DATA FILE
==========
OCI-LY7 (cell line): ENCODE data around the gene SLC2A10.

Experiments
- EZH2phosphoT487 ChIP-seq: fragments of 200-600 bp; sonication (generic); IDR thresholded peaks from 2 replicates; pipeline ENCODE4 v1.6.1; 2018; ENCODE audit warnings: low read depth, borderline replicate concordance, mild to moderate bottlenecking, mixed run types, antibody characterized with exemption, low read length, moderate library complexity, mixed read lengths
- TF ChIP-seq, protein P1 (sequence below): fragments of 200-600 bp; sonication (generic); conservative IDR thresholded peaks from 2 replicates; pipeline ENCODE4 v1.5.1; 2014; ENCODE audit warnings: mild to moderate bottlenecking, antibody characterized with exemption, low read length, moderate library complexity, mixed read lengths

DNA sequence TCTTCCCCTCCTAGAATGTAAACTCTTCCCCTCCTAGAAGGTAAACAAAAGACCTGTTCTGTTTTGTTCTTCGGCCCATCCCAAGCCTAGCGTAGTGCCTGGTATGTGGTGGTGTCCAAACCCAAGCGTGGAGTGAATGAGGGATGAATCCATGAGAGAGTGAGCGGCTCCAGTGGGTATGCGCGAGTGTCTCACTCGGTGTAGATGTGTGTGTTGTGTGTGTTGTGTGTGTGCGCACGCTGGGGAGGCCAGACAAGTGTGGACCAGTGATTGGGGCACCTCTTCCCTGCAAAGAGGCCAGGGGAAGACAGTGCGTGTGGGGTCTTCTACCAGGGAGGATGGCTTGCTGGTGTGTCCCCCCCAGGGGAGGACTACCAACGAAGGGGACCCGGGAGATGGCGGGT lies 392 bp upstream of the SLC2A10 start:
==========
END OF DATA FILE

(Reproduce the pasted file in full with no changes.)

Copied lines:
OCI-LY7 (cell line): ENCODE data around the gene SLC2A10.

Experiments
- EZH2phosphoT487 ChIP-seq: fragments of 200-600 bp; sonication (generic); IDR thresholded peaks from 2 replicates; pipeline ENCODE4 v1.6.1; 2018; ENCODE audit warnings: low read depth, borderline replicate concordance, mild to moderate bottlenecking, mixed run types, antibody characterized with exemption, low read length, moderate library complexity, mixed read lengths
- TF ChIP-seq, protein P1 (sequence below): fragments of 200-600 bp; sonication (generic); conservative IDR thresholded peaks from 2 replicates; pipeline ENCODE4 v1.5.1; 2014; ENCODE audit warnings: mild to moderate bottlenecking, antibody characterized with exemption, low read length, moderate library complexity, mixed read lengths

DNA sequence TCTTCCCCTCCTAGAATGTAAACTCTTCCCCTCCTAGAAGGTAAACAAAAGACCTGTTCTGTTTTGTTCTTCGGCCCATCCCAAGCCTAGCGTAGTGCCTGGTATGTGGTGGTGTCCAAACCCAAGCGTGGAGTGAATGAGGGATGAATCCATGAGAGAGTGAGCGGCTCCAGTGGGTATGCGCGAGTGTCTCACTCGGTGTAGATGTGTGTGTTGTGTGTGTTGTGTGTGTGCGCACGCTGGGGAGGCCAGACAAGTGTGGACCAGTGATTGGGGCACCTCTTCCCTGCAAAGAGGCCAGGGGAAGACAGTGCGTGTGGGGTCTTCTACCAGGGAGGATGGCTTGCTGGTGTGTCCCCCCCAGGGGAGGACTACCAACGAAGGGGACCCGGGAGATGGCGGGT lies 392 bp upstream of the SLC2A10 start: